“I am not downplaying the impact of China’s actions. They have hurt specific industries and regions, significantly in some cases. Nevertheless, the overall impact on our economy has, to date, been relatively modest,” Frydenberg said at the Australian National University. “This is perhaps surprising to many.”
While trade between China and Australia fell by about 5.4 billion Australian dollars ($4 billion) in the first half of 2021, compared to the previous year, Frydenberg said that loss had been mostly made up by a 4.4 billion Australian dollar ($3.27 billion) increase with the rest of the world.
Frydenberg also accused Beijing of trying to exert “political pressure” through its actions — some of Canberra’s strongest comments yet on the year-long dispute. He said Australia was “on the front line” of a new era of strategic competition between the United States and China, adding it was “no secret” that Beijing had tried to damage Australia’s economy over political grievances.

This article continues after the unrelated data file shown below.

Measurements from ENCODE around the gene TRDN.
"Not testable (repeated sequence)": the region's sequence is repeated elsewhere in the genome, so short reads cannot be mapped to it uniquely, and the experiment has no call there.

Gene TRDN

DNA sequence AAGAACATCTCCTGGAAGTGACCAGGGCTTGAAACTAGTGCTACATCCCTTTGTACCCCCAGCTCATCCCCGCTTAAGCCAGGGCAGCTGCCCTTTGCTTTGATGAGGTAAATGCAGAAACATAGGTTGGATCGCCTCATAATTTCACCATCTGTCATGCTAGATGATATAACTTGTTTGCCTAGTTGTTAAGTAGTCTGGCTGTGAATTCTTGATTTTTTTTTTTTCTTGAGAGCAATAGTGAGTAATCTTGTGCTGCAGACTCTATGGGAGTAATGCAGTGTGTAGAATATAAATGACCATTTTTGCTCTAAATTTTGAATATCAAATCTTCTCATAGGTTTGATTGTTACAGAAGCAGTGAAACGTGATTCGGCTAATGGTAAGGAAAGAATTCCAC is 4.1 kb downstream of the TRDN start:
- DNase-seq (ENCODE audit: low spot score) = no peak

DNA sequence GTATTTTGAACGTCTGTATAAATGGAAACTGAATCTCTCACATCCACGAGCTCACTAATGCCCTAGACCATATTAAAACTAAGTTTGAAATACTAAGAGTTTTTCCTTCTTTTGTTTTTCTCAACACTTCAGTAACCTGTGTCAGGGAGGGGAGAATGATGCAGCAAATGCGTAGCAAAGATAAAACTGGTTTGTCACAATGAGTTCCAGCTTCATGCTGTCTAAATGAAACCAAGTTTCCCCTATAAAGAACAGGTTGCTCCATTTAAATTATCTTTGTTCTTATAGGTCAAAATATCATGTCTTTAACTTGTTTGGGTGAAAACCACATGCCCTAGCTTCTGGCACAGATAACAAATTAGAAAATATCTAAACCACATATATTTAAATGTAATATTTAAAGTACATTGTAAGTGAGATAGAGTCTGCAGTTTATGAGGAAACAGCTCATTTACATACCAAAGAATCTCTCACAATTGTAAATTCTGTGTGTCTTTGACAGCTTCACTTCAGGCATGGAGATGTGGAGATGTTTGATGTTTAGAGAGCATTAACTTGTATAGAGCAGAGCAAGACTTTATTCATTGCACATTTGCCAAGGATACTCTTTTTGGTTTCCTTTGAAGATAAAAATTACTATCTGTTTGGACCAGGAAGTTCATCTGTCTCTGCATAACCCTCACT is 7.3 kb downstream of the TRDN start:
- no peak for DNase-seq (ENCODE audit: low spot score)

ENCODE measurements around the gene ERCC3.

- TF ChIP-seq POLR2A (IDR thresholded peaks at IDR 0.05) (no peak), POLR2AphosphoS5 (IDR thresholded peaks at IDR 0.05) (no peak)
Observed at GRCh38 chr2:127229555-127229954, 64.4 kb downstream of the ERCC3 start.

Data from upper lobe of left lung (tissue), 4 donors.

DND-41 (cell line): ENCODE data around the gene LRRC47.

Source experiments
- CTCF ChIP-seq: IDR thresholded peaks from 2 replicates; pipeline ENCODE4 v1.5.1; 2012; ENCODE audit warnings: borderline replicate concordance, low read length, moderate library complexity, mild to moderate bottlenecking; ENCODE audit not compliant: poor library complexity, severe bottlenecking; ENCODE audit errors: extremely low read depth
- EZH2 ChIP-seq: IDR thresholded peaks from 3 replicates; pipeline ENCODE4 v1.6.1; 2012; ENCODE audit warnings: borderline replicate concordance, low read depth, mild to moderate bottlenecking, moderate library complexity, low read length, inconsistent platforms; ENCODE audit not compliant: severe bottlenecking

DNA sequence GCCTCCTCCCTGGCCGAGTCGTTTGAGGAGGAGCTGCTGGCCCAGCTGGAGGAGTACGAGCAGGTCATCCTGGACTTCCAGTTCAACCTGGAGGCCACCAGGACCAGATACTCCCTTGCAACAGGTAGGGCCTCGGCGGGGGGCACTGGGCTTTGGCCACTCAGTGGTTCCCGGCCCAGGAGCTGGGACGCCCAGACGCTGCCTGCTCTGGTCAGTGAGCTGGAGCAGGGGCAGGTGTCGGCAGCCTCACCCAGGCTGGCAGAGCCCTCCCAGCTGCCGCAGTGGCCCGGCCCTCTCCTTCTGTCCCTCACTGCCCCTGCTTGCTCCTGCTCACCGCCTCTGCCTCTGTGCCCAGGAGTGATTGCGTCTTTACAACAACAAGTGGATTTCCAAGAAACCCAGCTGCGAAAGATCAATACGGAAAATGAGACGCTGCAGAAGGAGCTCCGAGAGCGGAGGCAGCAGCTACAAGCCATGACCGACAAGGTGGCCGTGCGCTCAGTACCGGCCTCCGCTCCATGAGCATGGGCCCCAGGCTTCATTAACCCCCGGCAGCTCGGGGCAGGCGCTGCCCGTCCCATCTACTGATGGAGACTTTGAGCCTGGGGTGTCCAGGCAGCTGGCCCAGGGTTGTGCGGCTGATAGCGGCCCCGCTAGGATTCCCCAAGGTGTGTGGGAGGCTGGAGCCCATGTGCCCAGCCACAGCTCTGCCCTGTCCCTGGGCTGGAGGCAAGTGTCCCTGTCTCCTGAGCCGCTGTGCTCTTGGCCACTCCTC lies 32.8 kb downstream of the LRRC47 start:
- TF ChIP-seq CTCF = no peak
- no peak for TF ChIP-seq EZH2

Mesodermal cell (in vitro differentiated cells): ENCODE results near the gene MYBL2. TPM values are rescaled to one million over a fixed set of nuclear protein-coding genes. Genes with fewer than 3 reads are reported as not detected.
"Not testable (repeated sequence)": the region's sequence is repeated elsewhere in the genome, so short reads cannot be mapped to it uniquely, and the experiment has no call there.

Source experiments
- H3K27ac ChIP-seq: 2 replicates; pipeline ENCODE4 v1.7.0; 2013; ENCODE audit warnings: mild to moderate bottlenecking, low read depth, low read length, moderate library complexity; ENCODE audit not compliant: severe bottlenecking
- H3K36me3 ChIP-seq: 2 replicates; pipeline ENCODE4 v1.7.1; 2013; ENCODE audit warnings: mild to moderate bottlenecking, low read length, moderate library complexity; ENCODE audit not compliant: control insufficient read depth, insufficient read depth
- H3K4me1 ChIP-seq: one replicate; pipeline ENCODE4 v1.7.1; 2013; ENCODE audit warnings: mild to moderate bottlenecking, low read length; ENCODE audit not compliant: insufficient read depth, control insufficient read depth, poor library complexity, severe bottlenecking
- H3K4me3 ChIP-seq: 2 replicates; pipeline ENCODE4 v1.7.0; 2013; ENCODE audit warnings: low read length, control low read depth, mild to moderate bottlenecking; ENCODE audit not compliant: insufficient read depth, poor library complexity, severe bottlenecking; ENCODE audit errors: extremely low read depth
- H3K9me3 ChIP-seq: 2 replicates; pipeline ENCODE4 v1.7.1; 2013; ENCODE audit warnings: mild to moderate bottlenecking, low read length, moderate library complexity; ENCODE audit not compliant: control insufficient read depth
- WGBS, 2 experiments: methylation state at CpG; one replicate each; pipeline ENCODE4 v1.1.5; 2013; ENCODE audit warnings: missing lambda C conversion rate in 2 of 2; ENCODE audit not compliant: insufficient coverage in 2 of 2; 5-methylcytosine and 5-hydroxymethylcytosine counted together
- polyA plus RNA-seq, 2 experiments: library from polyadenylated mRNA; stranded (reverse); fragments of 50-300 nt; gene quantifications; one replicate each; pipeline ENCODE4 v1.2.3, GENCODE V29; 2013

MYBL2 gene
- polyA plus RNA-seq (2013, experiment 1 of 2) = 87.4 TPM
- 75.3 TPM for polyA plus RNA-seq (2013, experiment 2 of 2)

But Frydenberg on Monday said that other buyers have stepped in to fill the gap left by China in some important industries. In one example, the Australian treasurer said that while exports of coal to China had fallen by 33 million tons in the past year, exports to other international buyers had risen by about 30.8 million tons.
Frydenberg said that Australia also had lucrative relationships with the United States, Japan and South Korea. He said China was ranked sixth for foreign direct investment into Australia.
The treasurer said while he still hoped for a “constructive relationship” with China where both countries benefited, he warned Australian businesses that they needed to be aware that “the world has changed.”
“This creates greater uncertainty and risk. In this respect, they should always be looking to diversify their markets, and not overly rely on any one country. Essentially adopting a ‘China plus’ strategy,” he said.< /p>